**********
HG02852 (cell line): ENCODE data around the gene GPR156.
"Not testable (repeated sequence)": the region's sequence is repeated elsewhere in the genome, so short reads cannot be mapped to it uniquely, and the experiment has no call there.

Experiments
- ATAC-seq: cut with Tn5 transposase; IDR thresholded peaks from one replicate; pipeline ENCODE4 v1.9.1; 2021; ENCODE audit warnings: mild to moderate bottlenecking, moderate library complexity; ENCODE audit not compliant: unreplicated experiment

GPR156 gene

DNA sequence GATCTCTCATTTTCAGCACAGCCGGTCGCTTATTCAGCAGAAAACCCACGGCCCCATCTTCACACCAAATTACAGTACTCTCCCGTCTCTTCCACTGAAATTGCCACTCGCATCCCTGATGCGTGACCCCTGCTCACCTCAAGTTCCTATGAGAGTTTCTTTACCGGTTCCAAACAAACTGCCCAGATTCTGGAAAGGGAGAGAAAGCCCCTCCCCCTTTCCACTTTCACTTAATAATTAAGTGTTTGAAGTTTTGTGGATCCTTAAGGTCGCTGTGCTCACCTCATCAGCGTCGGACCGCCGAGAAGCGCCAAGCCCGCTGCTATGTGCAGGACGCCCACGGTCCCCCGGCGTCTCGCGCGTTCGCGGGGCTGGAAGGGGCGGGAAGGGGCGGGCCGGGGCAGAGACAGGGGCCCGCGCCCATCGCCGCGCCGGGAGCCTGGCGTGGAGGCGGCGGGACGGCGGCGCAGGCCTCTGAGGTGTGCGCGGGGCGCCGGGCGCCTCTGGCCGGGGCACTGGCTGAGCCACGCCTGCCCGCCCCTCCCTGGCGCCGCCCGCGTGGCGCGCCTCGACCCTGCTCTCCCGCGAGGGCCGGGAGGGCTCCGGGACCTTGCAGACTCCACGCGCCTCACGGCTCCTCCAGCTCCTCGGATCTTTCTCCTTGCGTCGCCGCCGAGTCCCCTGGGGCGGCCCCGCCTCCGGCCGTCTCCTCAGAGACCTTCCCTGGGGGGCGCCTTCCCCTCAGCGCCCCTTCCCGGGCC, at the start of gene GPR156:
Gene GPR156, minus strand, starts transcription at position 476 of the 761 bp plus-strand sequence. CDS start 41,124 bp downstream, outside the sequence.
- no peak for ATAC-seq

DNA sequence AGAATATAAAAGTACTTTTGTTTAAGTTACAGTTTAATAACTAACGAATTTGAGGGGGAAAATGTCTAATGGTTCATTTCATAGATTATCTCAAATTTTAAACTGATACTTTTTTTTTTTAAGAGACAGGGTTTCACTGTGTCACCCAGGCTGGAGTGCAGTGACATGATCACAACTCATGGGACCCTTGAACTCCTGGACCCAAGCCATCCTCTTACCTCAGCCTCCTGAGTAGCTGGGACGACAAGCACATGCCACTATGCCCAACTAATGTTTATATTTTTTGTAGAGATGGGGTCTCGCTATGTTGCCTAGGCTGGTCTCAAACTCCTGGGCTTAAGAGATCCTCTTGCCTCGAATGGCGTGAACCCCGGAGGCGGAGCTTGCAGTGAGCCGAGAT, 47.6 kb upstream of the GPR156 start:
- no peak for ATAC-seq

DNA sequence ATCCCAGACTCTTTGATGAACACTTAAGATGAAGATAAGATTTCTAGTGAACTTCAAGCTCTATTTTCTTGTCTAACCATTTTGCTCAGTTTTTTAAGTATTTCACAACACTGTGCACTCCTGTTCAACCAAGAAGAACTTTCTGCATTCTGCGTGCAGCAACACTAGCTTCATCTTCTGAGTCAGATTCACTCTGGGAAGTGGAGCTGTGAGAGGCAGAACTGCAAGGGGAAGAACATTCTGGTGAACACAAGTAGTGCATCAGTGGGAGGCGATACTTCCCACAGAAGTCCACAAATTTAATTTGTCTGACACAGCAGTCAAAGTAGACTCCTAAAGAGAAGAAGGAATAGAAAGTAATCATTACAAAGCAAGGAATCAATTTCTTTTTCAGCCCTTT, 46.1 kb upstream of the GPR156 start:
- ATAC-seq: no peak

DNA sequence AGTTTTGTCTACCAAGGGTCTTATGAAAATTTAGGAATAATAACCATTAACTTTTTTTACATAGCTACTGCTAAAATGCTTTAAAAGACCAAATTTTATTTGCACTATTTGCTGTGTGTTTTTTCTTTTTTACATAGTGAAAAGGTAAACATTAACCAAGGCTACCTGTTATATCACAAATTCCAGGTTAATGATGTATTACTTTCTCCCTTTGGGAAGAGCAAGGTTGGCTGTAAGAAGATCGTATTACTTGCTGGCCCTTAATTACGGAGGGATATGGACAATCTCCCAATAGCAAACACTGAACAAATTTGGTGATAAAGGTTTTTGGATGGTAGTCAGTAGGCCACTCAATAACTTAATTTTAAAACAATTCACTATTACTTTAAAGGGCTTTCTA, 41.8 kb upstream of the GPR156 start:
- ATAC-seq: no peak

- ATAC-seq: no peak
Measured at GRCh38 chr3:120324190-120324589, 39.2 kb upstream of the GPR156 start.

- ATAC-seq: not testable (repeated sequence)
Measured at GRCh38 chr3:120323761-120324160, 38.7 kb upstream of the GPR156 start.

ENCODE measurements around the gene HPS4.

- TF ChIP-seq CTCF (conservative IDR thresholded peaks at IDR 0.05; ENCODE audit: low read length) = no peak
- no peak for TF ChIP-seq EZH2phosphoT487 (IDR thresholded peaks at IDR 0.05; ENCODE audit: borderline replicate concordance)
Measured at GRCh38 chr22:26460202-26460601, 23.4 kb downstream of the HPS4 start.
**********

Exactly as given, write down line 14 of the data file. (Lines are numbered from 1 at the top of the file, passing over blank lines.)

- ATAC-seq: no peak